StockX Could Become A $1 Billion Sneaker Seller

By Amit Chowdhry ● May 3, 2019

StockX website screenshot / Credit: StockX

Sources with Vox’s Recode recently reported that StockX is in talks with venture firms about raising funding at a $1 billion valuation. DST Global — which is the venture firm founded by Russian-American billionaire Yuri Milner — is reportedly leading the deal at this valuation. GGV Capital is also expected to be participating in the deal.

At a valuation of $1 billion or more, it would give StockX the rare “unicorn” status. Detroit Free Press pointed out that StockX would mark the third time in the last couple of years that a Southeast Michigan based startup reached unicorn status. Other companies in the area that achieved this include Ann Arbor, Michigan-based Duo Security (acquired by Cisco for $2.35 billion) and Rochester, Michigan-based OneStream Software (investment from KKR).

Besides Gilbert, some of StockX’s previous investors include Battery Ventures, GV (Alphabet’s early-stage investments arm), rapper Eminem and his longtime manager Paul Rosenberg, Scooter Braun, Mark Wahlberg, SV Angel, Courtside Ventures, and Marc Benioff.

The deal is expected to be officially announced within the next few weeks. And the company will likely announce new features at the same time.

StockX was founded by billionaire Dan Gilbert (founder of Quicken Loans and Cleveland Cavaliers owner), CEO Josh Luber, and COO Greg Schwartz. Prior to launching StockX, Luber and Schwartz ran startups associated with Dan Gilbert’s tech incubator at the Madison Building in Detroit, Michigan. Schwartz was the CEO and co-founder of UpTo and Luber ran a “sneakerhead data” company called Campless out of the Madison Building. UpTo and Campless both had received funding from Detroit Venture Partners, a venture capital firm that was co-founded by Gilbert.

How does StockX work? It essentially connects sneaker fans with products that are hard to find and resellers who want to make money from selling the shoes that they have not worn at a significant profit. The sellers ship their shoes to StockX’s facilities and employees making sure that the products are not counterfeit before it gets shipped to a buyer.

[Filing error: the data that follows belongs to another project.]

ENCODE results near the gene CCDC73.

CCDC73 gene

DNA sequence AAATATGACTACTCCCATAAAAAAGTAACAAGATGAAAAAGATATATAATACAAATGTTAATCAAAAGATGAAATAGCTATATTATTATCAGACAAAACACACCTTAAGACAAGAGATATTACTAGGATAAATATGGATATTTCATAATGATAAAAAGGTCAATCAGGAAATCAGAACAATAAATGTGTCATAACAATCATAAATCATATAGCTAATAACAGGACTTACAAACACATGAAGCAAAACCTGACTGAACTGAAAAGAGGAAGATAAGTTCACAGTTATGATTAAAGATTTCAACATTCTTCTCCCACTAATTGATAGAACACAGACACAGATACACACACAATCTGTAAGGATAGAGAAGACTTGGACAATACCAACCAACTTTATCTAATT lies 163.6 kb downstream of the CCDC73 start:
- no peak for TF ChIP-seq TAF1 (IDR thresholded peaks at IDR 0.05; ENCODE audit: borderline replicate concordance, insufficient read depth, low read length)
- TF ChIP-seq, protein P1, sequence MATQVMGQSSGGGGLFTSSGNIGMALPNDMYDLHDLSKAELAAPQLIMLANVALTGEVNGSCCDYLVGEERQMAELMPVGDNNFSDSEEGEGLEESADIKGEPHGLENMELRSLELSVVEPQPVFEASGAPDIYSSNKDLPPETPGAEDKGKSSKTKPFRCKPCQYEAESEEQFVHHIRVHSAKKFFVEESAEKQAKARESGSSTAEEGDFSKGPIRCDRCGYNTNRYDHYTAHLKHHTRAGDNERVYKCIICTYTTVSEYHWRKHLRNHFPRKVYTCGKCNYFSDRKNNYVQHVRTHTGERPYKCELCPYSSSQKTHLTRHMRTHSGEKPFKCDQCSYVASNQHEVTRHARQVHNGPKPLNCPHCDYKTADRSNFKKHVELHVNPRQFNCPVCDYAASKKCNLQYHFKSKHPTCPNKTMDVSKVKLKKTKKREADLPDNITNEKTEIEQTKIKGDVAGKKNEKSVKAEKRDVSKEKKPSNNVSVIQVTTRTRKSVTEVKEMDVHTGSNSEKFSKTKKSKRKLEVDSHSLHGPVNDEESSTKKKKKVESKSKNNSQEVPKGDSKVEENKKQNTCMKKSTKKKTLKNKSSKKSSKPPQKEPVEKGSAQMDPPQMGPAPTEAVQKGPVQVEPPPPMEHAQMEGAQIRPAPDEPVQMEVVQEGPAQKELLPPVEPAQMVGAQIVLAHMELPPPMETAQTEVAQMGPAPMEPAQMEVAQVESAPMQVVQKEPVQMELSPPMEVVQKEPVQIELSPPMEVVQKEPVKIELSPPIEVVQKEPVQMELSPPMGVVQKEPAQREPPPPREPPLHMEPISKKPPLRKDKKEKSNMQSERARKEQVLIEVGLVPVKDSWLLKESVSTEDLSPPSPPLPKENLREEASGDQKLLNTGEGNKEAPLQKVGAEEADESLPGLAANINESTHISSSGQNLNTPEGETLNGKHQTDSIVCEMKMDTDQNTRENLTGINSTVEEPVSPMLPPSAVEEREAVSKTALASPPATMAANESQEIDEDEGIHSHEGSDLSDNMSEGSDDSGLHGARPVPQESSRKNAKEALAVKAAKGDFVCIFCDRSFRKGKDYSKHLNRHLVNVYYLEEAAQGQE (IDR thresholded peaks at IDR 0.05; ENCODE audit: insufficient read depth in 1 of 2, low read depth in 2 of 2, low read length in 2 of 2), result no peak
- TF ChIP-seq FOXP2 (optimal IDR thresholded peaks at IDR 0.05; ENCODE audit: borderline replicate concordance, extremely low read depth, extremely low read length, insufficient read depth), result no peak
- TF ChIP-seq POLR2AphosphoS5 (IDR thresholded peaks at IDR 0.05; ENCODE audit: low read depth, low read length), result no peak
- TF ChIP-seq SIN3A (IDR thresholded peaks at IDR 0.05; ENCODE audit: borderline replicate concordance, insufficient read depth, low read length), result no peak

StockX charges $5 as a minimum fee for selling the shoes and it keeps as high as 12.5% in transaction and payment fees. Last year, Luber told The New York Times that it was generating around $2 million in gross sales per day. And there are now more than 700 employees who work for StockX. But the company is not yet profitable says Recode’s sources.

The reason why the company is called StockX is that it works similar to the stock market. Essentially shoppers can bid for the lowest asking price from a StockX seller or place lower bids to see if it matches with what the seller is asking for. And StockX makes the pricing history of a sneaker transparent. StockX’s bread-and-butter is sneakers, but it also sells other accessories like watches and designer purses. The StockX website also has a ticker in the same style as the stock market featuring the real-time bids of the sneakers.

Recode pointed out that there are other companies in a similar space that also have lofty values. For example, Farfetch acquired Stadium Goods for $250 million last year. And GOAT — the company that runs boutique sneaker store chain Flight Club — received a valuation of more than $550 million after receiving a $100 million investment from Foot Locker last year.